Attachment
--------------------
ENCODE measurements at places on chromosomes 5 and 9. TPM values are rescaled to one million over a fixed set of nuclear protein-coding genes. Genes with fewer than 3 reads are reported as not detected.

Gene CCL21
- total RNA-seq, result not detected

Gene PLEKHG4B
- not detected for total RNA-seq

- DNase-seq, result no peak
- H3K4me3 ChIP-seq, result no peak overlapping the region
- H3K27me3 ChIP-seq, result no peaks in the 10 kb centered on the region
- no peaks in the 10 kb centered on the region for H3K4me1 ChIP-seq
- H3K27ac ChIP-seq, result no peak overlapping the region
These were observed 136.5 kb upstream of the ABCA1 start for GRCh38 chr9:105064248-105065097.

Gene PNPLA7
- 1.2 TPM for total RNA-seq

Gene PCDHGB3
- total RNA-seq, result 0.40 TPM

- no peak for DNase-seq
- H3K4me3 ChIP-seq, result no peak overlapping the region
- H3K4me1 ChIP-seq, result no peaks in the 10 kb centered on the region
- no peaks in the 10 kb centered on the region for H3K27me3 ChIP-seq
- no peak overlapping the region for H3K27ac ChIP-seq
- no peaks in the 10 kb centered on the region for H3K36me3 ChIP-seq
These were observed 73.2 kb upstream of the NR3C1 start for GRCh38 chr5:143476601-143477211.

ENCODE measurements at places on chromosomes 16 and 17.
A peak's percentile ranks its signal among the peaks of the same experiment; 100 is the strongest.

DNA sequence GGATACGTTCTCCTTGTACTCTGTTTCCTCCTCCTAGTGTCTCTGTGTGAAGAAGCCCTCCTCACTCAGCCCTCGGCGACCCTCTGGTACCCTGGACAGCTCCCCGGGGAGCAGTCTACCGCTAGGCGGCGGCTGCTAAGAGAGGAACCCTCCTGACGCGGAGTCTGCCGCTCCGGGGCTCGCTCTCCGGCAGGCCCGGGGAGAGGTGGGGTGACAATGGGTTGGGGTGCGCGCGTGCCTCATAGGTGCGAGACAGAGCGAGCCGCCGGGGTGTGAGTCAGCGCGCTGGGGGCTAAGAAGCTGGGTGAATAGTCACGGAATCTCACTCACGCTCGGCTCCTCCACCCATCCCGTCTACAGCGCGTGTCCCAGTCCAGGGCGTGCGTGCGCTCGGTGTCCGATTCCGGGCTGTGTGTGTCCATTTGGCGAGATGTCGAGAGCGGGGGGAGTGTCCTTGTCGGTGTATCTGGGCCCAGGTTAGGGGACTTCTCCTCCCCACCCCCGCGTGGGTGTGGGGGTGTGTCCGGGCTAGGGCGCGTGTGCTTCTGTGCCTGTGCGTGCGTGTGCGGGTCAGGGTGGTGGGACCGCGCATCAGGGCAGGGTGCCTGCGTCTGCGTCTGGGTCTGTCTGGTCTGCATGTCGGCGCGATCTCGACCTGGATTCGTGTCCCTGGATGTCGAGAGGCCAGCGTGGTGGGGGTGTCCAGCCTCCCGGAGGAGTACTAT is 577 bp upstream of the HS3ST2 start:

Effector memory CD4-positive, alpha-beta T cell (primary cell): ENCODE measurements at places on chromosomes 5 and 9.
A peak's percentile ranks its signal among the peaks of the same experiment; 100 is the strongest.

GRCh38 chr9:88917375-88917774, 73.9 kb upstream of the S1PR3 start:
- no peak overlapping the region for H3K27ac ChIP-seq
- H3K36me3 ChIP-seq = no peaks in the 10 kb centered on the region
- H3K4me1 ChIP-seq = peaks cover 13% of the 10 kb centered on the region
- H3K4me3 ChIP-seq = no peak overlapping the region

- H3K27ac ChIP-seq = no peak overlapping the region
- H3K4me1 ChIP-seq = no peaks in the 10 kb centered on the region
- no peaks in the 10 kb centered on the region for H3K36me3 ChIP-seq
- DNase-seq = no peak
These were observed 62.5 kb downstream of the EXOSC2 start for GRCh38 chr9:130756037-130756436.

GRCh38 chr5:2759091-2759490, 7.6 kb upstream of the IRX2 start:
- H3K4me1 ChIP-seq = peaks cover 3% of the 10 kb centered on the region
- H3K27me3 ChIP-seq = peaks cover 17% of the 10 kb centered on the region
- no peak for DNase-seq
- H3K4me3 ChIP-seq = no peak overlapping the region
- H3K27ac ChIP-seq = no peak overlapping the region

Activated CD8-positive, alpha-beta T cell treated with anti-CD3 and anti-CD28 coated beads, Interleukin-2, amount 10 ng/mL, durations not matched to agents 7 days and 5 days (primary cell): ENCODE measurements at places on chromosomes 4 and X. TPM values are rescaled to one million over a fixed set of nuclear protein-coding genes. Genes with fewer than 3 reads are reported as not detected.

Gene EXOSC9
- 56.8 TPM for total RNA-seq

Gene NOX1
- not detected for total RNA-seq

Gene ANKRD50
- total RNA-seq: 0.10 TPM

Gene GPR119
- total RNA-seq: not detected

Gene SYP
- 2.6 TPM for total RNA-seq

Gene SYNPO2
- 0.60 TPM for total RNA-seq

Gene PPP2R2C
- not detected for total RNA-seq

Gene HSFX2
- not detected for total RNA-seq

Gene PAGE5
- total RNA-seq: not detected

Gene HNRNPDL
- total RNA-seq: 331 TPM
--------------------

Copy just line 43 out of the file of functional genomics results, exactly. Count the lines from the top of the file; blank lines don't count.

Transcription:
- H3K27ac ChIP-seq = no peak overlapping the region